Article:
Traffic in Los Angeles and the Fundamental Law of Highway Congestion

Jul 24, 2017

Recently, the Los Angeles Times published an article profiling traffic congestion in Los Angeles. According to the article, drivers in Los Angeles spent over 100 hours each driving in congestion during peak travel periods in 2016, more than any other city in the world.

Traffic congestion has both micro and macroeconomic consequences. Such consequences include wasted fuel, increased pollution, motorist stress and frustration, and lost time of motorists and passengers.

As traffic congestion in Los Angeles increases, law makers and constituents need to decide whether freeway construction projects, such as freeway widening, or public transportation projects will be effective in combating traffic congestion.  

According to economists Gilles Duranton and Matthew A. Turner, the increased provision of roads or public transit is unlikely to relieve congestion in the long run. In their article, Duranton and Turner confirm “the fundamental law of highway congestion,” which states that the extension of interstate highways is met with a proportional increase in traffic. In other words, increasing the supply of roads (e.g., through widening) will result in traffic that continues to rise until congestion returns to its previous level.

One way to interpret this theory is that traffic conditions are a representation of the patience of motorists. Consider a weekday morning trip across a busy Los Angeles highway which takes 60 minutes for 15 miles. The 60-minute commute can be thought of as the equilibrium willingness of motorists to drive in traffic. When additional lanes are created on the highway (an increase in the supply of roads), traffic conditions will initially improve. However, this improvement is only temporary, because now that traffic has decreased, people who did not previously use the highway, such as less patient commuters, now find themselves willing to accept driving under the improved traffic conditions. These drivers, along with increased commercial traffic, will continue to populate the highway until traffic conditions for the 15-mile trip worsen and reach 60-minutes again.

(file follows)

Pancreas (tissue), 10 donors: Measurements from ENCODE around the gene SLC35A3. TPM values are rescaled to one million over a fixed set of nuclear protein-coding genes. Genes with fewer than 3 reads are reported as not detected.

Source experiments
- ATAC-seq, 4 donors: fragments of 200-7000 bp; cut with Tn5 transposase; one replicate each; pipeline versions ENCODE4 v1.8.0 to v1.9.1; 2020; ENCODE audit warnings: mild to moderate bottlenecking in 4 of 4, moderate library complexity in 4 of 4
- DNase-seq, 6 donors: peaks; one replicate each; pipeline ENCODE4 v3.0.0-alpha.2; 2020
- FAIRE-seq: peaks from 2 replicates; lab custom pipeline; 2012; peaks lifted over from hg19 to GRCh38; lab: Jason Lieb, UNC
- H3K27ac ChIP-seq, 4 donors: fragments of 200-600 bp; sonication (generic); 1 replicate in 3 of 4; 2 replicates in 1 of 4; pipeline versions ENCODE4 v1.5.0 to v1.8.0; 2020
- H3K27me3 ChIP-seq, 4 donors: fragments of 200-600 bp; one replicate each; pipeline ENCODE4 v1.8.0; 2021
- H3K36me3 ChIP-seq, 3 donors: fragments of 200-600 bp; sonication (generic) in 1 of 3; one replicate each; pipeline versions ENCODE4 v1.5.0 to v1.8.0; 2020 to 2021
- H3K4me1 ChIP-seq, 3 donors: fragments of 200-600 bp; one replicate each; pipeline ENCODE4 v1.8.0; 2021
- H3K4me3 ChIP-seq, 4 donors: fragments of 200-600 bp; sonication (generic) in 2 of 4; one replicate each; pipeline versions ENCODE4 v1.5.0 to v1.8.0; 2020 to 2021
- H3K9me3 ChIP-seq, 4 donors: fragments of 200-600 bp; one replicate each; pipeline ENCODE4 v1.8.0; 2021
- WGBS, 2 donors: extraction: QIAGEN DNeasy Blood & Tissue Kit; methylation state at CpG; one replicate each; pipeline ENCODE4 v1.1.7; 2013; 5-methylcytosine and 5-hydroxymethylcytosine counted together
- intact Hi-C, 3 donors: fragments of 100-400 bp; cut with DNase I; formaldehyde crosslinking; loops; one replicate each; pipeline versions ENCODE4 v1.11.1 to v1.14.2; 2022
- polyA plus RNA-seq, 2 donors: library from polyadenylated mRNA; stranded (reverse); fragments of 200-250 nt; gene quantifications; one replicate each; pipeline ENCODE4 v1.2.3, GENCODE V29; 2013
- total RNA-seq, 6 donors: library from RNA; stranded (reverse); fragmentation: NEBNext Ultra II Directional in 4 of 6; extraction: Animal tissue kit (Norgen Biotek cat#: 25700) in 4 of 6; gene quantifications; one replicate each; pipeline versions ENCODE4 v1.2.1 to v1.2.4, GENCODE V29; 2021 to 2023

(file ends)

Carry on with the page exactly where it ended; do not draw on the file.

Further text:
A similar argument can be made with respect to public transportation. An increase in the supply of public transportation, such as buses, trains, and subways, can temporarily reduce traffic conditions because some portion of drivers will switch from using the highway to taking public transportation. However, the decreased traffic levels will attract others who did not previously drive or use the highway to now drive on the highway, ultimately resulting in a return to the original traffic conditions.

This is not to say that widening freeways and public transportation projects will have no impact on traffic congestion. According to Duranton and Turner, freeway widening and public transportation can provide some short-term relief to commuters experiencing traffic congestion. However, they estimate that it is unlikely that freeway widening and public transportation projects will be effective in providing a long-term solution to traffic congestion, especially in heavily travelled urban highways. 

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